Ibanez’s high-end electric guitars are built in Japan, whereas the more affordable models are built in their factories located in South Korea and China. One of the best things about Ibanez is that you can pretty much pick any guitar in their range and end up with a good instrument. If you are a professional musician and are looking for something you can use in a live setting, you can get an Ibanez for about $500 that will easily do the job. Their top-tier models, on the other hand, cost upwards of $3,000, but they’re worth every penny, just like their cheaper models.
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Gibson is a household name, and the most iconic electric guitar brand, along with Fender. As we have pointed out before, the two brands couldn’t be more different when it comes to guitars. Whereas your typical Fender features single-coil pickups, finishes that cover the grain of the tonewood, and is lighter, Gibson guitars are heavier because of their mahogany bodies, and their finish allows the natural beauty of the tonewood to shine. Of course, there are Fenders with natural finishes and Gibson whose grain is not visible. Also, Gibsons use humbuckers instead of single-coil pickups. All of that makes for a tone that is really thick and warm, which is why Gibson guitars such as the Les Paul and the SG are so desirable.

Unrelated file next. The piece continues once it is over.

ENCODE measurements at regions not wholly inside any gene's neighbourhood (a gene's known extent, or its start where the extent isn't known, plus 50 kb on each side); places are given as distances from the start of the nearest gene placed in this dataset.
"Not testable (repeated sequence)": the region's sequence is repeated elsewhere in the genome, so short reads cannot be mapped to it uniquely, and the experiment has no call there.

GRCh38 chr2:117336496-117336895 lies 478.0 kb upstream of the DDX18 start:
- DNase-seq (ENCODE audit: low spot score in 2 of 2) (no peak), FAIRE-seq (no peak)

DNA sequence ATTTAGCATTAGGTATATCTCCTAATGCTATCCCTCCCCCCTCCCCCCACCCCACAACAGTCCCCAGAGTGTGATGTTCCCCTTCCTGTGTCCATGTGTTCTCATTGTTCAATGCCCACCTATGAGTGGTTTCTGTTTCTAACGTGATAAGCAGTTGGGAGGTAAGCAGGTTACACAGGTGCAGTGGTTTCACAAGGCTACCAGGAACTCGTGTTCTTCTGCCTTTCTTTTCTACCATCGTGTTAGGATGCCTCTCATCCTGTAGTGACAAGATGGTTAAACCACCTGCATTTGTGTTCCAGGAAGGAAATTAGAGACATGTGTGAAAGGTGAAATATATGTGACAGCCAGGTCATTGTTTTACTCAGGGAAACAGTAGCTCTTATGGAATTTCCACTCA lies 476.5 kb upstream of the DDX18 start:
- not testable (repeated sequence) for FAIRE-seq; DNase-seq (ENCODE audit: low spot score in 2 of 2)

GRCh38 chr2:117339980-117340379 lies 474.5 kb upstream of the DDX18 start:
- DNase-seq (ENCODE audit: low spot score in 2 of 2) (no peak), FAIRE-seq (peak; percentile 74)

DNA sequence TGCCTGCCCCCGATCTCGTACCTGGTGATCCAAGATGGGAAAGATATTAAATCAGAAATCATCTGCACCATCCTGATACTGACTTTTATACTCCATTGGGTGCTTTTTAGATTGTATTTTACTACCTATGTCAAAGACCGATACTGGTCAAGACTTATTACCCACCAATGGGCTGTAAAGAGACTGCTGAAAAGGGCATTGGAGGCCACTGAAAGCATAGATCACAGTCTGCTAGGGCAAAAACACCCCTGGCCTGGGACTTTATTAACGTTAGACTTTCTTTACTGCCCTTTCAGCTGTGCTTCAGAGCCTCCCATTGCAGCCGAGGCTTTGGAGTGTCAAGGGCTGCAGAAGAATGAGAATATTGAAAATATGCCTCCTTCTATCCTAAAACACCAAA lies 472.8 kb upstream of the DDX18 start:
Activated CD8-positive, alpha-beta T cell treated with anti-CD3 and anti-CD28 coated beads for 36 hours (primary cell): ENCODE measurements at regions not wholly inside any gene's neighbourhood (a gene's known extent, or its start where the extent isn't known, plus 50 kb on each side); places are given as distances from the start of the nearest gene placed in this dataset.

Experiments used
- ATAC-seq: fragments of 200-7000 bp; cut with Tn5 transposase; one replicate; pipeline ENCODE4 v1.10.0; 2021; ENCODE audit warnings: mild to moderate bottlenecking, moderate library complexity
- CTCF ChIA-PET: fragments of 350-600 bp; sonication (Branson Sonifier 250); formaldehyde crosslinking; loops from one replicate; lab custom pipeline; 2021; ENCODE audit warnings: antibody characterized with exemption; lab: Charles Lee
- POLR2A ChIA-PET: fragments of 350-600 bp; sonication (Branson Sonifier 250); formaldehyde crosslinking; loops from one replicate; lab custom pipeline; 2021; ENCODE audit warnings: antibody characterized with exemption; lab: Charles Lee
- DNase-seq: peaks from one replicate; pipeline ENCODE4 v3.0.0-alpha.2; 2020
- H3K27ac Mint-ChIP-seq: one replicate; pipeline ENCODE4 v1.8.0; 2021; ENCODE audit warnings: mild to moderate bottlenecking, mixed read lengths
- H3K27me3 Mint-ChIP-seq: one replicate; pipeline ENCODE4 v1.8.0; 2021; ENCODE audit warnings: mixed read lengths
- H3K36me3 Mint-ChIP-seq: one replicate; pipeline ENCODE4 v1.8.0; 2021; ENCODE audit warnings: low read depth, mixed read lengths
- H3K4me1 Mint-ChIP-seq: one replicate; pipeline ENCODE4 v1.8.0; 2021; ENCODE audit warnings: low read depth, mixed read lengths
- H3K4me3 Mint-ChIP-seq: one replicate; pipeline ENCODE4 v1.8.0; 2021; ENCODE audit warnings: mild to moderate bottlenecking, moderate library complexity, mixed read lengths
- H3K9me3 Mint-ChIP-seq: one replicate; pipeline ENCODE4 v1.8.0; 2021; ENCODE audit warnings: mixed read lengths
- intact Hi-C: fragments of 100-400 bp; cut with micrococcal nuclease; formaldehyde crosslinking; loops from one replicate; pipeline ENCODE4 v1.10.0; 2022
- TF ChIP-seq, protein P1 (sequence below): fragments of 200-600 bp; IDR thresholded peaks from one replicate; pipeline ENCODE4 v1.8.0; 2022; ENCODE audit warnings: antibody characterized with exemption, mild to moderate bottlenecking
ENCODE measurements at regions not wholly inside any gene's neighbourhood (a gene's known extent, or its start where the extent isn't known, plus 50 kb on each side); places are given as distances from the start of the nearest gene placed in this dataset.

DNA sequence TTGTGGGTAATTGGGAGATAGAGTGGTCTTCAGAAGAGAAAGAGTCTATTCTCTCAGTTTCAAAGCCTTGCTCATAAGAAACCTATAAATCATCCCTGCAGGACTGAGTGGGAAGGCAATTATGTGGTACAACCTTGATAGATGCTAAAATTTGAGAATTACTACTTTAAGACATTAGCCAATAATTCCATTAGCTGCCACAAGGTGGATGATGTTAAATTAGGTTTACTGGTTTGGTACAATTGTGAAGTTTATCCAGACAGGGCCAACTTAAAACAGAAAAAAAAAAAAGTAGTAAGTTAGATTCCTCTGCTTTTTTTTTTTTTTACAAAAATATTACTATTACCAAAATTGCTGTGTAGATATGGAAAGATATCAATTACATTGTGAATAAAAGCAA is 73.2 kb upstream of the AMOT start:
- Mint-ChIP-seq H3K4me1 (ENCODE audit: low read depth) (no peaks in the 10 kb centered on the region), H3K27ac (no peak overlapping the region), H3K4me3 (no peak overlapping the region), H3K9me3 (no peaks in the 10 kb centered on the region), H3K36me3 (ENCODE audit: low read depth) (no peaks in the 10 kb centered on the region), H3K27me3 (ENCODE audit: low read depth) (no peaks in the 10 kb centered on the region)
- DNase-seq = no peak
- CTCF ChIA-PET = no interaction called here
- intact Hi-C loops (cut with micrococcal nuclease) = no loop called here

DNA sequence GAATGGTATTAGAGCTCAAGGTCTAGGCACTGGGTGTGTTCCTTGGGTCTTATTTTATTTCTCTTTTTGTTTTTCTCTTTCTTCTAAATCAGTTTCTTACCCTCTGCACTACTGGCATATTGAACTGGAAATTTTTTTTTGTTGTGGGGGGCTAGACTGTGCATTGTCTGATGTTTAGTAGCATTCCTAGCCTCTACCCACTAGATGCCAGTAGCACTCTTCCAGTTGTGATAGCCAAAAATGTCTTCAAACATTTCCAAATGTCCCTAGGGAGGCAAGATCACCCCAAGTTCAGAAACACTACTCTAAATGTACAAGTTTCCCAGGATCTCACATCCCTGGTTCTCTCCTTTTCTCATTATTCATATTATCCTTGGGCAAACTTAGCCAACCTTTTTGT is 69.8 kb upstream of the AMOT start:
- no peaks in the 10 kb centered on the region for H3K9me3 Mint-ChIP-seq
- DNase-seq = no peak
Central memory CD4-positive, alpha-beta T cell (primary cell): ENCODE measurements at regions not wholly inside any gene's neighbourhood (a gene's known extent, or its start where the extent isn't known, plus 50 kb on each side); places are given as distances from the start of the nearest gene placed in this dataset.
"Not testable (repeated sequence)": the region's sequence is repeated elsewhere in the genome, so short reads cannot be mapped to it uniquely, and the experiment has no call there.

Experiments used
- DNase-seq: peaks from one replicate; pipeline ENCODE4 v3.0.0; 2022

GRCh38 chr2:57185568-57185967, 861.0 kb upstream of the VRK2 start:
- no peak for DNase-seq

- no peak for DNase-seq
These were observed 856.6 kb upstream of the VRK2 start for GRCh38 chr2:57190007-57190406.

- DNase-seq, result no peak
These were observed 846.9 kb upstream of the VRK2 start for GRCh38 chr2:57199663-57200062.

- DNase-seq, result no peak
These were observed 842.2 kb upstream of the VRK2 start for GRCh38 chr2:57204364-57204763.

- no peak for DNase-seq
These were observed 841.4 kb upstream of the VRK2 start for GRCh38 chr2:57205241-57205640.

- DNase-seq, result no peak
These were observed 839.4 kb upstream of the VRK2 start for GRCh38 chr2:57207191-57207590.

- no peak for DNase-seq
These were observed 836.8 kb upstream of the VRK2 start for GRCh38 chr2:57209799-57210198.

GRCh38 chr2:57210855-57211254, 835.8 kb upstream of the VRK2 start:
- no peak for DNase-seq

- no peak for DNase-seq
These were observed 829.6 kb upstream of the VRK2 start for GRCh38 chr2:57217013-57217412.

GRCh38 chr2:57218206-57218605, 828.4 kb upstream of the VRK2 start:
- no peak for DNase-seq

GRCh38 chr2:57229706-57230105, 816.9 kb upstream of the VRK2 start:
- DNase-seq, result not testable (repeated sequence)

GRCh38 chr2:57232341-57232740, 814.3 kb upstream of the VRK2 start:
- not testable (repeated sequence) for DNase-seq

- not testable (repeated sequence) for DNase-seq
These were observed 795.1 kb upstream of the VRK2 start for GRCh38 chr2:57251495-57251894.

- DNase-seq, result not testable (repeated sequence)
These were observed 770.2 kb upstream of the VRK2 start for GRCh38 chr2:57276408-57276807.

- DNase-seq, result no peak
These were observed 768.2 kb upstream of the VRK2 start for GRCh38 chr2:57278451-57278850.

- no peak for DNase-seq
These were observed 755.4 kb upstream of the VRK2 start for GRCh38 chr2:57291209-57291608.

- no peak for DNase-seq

Gibson Les Paul is probably the most famous guitar of them all, and arguably one of the prettiest. Every legendary guitarist has played a Les Paul at some point. The list includes names such as Jimmy Page, Pete Townshend, Slash, Gary Moore, Zakk Wylde, Randy Rhoads, Joe Bonamassa, Paul Kossoff, and Peter Frampton. Gibson SG is Gibson’s second most popular model and a legendary guitar in its own right. In fact, some of the most important pages of rock history were written with an SG thanks to Angus Young and Tony Iommi. However, Gibson has other awesome guitars up its sleeve as well, such as the Flying V, which is quite popular in the metal world. In fact, James Hetfield is often seen playing one. We also have to mention the Firebird and the Explorer, which are their popular offset guitars. Finally, there is the ES-335, which is a staple in the blues world and a permanent fixture in the hands of Chuck Berry and B.B. King.
Orville Gibson founded the company in 1894 in Michigan, but it wasn’t until 1902 that they would begin selling their acoustic instruments under the Gibson name. At first, the company made mandolins and then moved on into the world of acoustic and hollow-body guitars. Their first solid-body electric guitar was introduced in 1952 in collaboration with Les Paul, and the guitar was named after the guitarist himself, giving birth to the legendary Gibson Les Paul.
Although highly coveted among all players, Gibson guitars are usually out of reach for most beginners. These instruments cost thousands of dollars because they are made in the US. The use of premium materials, rigorous quality control, and more than 100 years of experience in building instruments all factor into the price. While you can get a relatively cheap Fender that is made outside the US, you cannot do the same with any of the Gibson electric guitars. For those that would still like to experience that Gibson sound, the company produces more affordable versions of their instruments under the Epiphone moniker. Epiphone guitars are great instruments in their own right.